Friday, April 28, 2023

Whose Is Beauty?

Who owns beauty, beauty shared?

Museums, or collectors’ wares?

The galleries who sell, or where

The artist pleads his case to show?

Beauty, who has made you fair?

The painter, or the brush and paint?

The mother and the father whose

Connubial bliss has thence accrued

The spark divine of beautiful truth?

Or was it she so pictured there,

The damsel and her lovely hair?

Whose is beauty? Whose the chair

Of jurisprudence in this case?

Have we paid enough for that?

The beauty that the eye beholds

Belongs inside the last to know: 

The audience imagines that

All beauty is a matter of fact. 

John Sevcik

Monday, November 28, 2022

Beauty Is the Highest Good

Beauty is the highest good
Virtue is its own reward
Kindness softens every heart
Beauty is the highest good

Beauty is as beauty does
Nothing takes from excess much
Elegance returns the price
Beauty is as beauty does

Beauty is a balm in sun
Radiance as well as calm
Nothing ventured, nothing gained
Beauty is the finest wine

Beauty is the pride of place
How we waken in the maze
Like the song of mocking birds
Beauty is the good of grace

Beauty is the highest good
Art for art’s sake, if you could
Let the opening number play
Beauty is the highest good

Beauty is the highest good
Ring the anvil made of wood 
Going, going, going, gone
Beauty glimmers like the dawn

Beauty is the highest good
Give it money for its looks
Build it temples, charge to look
Beauty is the richest good

Beauty is the highest good
In the starving rustic shack
Or the garret atelier 
Beauty has us by the hook

Love is all that beauty good
Poor or rich it overlooks
Evolution rides along
Beauty is the highest good

John Sevcik


Thursday, July 21, 2022

Requiem over a Farm Field

You poor SOB.

I shot you in the sky so clear.

You weren’t old as I,

By 4 or 5 months not my peer.

You’re in god’s country now.

Forget your old home town.

We’ve planted you among the plow’s

Furrows with a furrowed brow.

War is like this, they have said,

That you and I are born and bred

From different bones in different lands. 

As we must stand for different things

Across the sky we spread our wings

Defending where we mewled our first,

Our milking mother’s mother tongue. 

Alas, it’s all just childhood fun,

And now we cock our guns to fight. 

Beware the church they fit us in,

Our pew of place, our fifth of gin. 

Now smoke is left of you, or me; 

It writes a different family tree. 

We own you now, your hope, your end,

Between the hedgerows, lost to death:

Our measure and our test as men.

We felled you here to bring an end

To war forever, wars that end

Before they’re ever thought again. 

A sunny day like this seems odd

For death and murder high aloft;

We both alive to fly, not fall. 

A different time, we’d have no fight;

Between us only cheers and stout. 

Goodbye, farewell, and keep me well.

Delay the airmen of the grave.

I’ll fly along some more and send

My good regards between good men. 

It couldn’t have been otherwise. 

We came from mothers on other sides. 

John Sevcik


Monday, September 28, 2020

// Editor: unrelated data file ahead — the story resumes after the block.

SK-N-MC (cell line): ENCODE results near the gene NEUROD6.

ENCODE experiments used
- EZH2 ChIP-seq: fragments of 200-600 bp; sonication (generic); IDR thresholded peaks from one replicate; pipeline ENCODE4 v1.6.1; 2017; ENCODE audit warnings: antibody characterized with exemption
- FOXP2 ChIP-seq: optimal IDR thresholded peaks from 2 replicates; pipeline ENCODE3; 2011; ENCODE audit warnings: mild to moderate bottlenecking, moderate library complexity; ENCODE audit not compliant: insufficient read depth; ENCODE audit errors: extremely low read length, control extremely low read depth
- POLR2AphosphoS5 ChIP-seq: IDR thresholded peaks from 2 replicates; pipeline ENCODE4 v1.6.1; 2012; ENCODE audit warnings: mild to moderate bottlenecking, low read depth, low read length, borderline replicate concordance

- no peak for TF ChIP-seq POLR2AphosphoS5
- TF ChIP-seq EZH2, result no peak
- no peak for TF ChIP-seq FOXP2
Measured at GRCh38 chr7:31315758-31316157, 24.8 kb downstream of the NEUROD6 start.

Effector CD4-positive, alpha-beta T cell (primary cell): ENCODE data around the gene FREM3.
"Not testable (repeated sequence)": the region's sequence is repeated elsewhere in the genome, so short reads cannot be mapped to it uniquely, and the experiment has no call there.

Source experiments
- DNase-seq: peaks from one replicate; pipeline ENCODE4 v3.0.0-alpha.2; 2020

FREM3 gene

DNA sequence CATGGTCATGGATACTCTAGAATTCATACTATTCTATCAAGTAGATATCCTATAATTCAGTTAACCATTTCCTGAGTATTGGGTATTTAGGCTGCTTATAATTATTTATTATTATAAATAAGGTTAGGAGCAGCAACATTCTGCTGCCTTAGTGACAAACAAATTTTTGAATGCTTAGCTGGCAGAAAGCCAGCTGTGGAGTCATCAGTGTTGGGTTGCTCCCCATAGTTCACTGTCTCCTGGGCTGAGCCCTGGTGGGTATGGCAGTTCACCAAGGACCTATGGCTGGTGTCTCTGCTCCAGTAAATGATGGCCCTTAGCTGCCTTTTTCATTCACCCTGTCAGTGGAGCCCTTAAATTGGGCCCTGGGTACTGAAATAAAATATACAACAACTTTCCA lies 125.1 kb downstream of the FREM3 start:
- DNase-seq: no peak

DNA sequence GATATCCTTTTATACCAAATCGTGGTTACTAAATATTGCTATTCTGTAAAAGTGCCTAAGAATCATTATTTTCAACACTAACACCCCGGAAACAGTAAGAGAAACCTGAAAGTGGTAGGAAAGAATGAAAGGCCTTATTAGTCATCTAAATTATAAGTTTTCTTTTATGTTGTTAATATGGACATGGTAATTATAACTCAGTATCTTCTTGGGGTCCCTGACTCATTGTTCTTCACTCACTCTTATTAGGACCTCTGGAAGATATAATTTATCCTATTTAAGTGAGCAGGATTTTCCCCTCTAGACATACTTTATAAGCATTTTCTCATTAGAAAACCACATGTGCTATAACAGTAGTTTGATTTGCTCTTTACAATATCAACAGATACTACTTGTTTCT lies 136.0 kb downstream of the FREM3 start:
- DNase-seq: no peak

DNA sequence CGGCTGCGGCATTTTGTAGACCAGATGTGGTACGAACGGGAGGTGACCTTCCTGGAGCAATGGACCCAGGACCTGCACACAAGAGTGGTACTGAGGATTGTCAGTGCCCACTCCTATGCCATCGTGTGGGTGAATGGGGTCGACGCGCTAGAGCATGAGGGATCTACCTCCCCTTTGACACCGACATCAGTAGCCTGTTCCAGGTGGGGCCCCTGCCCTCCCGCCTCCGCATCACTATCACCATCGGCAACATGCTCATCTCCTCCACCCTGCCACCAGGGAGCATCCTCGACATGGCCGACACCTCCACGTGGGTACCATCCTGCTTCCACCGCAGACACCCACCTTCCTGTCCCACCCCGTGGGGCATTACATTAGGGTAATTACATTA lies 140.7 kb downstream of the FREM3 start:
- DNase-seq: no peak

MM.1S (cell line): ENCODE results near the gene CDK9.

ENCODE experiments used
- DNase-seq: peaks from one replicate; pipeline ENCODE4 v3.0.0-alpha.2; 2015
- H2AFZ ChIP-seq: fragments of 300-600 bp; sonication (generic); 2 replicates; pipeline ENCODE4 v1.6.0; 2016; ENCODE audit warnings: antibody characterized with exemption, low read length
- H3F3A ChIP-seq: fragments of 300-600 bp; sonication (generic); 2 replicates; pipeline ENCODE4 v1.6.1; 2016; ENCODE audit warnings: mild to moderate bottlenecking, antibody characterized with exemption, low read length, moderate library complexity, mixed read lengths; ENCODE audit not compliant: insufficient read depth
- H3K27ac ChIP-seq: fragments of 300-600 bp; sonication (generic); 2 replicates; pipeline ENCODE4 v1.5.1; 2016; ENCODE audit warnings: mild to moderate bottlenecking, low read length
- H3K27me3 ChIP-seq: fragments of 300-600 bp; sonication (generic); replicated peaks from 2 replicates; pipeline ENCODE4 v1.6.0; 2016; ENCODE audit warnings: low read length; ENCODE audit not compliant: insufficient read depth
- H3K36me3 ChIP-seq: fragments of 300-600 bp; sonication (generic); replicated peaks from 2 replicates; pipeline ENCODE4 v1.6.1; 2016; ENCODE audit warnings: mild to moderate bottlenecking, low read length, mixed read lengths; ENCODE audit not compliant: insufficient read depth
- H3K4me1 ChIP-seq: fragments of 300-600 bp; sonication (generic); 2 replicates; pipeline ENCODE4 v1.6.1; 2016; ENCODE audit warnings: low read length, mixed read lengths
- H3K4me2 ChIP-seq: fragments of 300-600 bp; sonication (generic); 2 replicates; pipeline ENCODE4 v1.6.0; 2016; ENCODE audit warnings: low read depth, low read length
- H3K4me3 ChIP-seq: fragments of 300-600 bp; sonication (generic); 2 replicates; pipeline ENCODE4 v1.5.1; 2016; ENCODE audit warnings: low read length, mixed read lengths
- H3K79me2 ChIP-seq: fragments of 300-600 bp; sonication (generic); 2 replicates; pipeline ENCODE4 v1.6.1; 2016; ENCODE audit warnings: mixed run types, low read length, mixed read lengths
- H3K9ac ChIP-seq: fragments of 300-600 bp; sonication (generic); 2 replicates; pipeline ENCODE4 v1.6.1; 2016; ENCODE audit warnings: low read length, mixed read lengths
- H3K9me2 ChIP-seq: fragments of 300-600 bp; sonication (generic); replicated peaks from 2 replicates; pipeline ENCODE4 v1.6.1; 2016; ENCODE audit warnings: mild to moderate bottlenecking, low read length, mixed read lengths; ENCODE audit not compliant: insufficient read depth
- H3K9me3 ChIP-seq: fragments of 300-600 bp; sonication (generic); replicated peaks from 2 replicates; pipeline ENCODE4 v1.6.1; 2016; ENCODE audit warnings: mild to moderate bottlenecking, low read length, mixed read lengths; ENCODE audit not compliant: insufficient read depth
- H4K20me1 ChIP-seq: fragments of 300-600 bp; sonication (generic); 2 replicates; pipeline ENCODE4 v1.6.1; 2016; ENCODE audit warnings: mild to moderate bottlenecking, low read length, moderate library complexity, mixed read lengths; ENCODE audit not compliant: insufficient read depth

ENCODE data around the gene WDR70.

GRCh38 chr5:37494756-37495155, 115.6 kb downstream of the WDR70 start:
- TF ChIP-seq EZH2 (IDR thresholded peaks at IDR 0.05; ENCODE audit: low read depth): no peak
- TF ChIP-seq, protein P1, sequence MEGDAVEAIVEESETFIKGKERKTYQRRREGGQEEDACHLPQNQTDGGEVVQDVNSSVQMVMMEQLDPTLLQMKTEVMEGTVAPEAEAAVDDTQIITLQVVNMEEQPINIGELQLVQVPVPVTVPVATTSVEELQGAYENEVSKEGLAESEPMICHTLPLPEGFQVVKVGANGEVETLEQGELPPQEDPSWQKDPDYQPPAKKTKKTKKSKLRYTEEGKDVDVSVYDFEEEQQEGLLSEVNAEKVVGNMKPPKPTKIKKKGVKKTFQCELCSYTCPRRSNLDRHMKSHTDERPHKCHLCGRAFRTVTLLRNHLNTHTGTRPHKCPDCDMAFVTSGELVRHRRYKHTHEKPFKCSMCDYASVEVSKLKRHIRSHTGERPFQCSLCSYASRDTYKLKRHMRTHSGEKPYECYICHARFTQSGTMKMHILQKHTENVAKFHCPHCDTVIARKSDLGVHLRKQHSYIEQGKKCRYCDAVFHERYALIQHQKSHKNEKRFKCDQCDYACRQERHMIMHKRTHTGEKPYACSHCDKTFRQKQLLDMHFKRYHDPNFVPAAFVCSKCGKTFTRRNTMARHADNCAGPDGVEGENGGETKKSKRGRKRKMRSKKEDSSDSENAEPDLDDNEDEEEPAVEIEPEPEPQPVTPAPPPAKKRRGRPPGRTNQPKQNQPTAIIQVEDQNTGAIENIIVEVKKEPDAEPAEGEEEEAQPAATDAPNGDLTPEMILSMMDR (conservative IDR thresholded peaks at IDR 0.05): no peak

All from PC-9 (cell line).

The kingdom of Benin, palace of their king

Looted of its treasures by the British king.

One king to another: I have looted you. 

Keep on reading, to learn the IOU.

Now there is nothing we have not looted:

Valuable hides, gold, human beings looted.

Slaves of no rights slavery endured,

Then of looted rights further endured.

Centuries of progress on all sides but theirs;

Looters get up looting, the guns are all theirs. 

Stop the looters and the anarchists,

Though they be kings and royalists. 

Stop the looters and the socialists,

Though they be Republicans and capitalists.

We have the stolen and the looted lives;

Give them compensation: Black Lives

Matter. Doesn’t it condemn your court

To never catch the king at sport?

Looting, looting all the way to power, 

Even in the trickle of a golden shower. 

Blast it, thieves and mercenaries, too!

I have to know how mercy for the few

Tramples all the looted and the loot.

Perhaps the looted catches us as loot:

Masks observe us, while maledictions hue.

We stumble onward guilty and quite blue.

Looters, give up looting on your taxes;

Looters, come and loot us on our taxes.

Bring it all around to where you’re sitting.

Looters there their grand loot are splitting,

Pouring over all the loot of land —

You need some armies on that loot to stand.

Looters loot the lives of those brave armies,

Loot by force the spoils of warring armies.

Even cities stood around to seize

Looters come with all their force to please

The looters in their ranks and kings and princes:

Looting is the native national business. 

Looters of our rights stand up and see

You lose those rights without an RBG.

Oh, I’ve smoked the truth on out at last:

If you loot, loot by law, it’s fast. 

John Sevcik 

Friday, November 15, 2019


A painting is a painting
It’s not like you or me
Nobody gets older  
No one ever sleeps. 

It’s a stillness made of life
With meaning in its air
You feel it as you watch it,
Even as you stare:

At those forever praying
Or lying nude aware
Not of us but God
And the artist never there.

We travel time to then
And then to us appears;
Time becomes transparent
And what is far comes near. 

Who gave their life to painting
That we can know life more?
The artist in his garret?
The model in her maze?

We think of things self-evident
When we observe those lives
Frozen in the minerals
Of pigments and the mind

But what of art’s intention?
Does it think or know the way?
The artist isn’t talking;
There’s nothing more to say. 

Who made a painting matter
Then vanished long ago?
Who gave their life to painting
So we enjoy life more?

John Sevcik

Friday, June 15, 2018

We who have gone in search of beauty

We who have gone in search of beauty
For ourselves, or others, on the dole
Of what the muse abundantly provides
With little succor, only with demands
For more canvas, brushes, paint,